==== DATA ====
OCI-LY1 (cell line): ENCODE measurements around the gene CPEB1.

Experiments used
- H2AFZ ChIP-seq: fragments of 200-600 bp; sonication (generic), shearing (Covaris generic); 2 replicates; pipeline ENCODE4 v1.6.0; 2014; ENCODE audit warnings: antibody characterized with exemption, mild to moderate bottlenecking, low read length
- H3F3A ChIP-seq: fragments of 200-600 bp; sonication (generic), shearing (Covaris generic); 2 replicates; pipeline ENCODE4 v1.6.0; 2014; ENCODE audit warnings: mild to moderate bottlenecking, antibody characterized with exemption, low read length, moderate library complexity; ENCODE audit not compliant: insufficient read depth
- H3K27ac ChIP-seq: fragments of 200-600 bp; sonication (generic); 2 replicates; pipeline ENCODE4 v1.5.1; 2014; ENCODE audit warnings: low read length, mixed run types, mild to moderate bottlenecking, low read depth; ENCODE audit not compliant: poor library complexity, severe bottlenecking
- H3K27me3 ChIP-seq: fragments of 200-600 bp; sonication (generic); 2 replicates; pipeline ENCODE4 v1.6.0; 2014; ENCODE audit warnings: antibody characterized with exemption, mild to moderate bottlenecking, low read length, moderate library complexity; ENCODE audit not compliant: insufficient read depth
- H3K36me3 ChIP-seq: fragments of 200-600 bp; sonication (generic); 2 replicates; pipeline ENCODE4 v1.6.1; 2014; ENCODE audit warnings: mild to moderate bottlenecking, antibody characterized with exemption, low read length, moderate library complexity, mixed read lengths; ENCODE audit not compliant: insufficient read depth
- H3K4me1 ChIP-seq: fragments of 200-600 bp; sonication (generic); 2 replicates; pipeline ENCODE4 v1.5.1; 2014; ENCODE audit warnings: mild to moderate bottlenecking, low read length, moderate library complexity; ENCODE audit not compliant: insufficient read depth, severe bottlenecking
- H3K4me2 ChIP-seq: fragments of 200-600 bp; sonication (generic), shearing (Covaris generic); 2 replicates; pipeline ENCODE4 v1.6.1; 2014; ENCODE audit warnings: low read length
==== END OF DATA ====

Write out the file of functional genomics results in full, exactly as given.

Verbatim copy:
OCI-LY1 (cell line): ENCODE measurements around the gene CPEB1.

Experiments used
- H2AFZ ChIP-seq: fragments of 200-600 bp; sonication (generic), shearing (Covaris generic); 2 replicates; pipeline ENCODE4 v1.6.0; 2014; ENCODE audit warnings: antibody characterized with exemption, mild to moderate bottlenecking, low read length
- H3F3A ChIP-seq: fragments of 200-600 bp; sonication (generic), shearing (Covaris generic); 2 replicates; pipeline ENCODE4 v1.6.0; 2014; ENCODE audit warnings: mild to moderate bottlenecking, antibody characterized with exemption, low read length, moderate library complexity; ENCODE audit not compliant: insufficient read depth
- H3K27ac ChIP-seq: fragments of 200-600 bp; sonication (generic); 2 replicates; pipeline ENCODE4 v1.5.1; 2014; ENCODE audit warnings: low read length, mixed run types, mild to moderate bottlenecking, low read depth; ENCODE audit not compliant: poor library complexity, severe bottlenecking
- H3K27me3 ChIP-seq: fragments of 200-600 bp; sonication (generic); 2 replicates; pipeline ENCODE4 v1.6.0; 2014; ENCODE audit warnings: antibody characterized with exemption, mild to moderate bottlenecking, low read length, moderate library complexity; ENCODE audit not compliant: insufficient read depth
- H3K36me3 ChIP-seq: fragments of 200-600 bp; sonication (generic); 2 replicates; pipeline ENCODE4 v1.6.1; 2014; ENCODE audit warnings: mild to moderate bottlenecking, antibody characterized with exemption, low read length, moderate library complexity, mixed read lengths; ENCODE audit not compliant: insufficient read depth
- H3K4me1 ChIP-seq: fragments of 200-600 bp; sonication (generic); 2 replicates; pipeline ENCODE4 v1.5.1; 2014; ENCODE audit warnings: mild to moderate bottlenecking, low read length, moderate library complexity; ENCODE audit not compliant: insufficient read depth, severe bottlenecking
- H3K4me2 ChIP-seq: fragments of 200-600 bp; sonication (generic), shearing (Covaris generic); 2 replicates; pipeline ENCODE4 v1.6.1; 2014; ENCODE audit warnings: low read length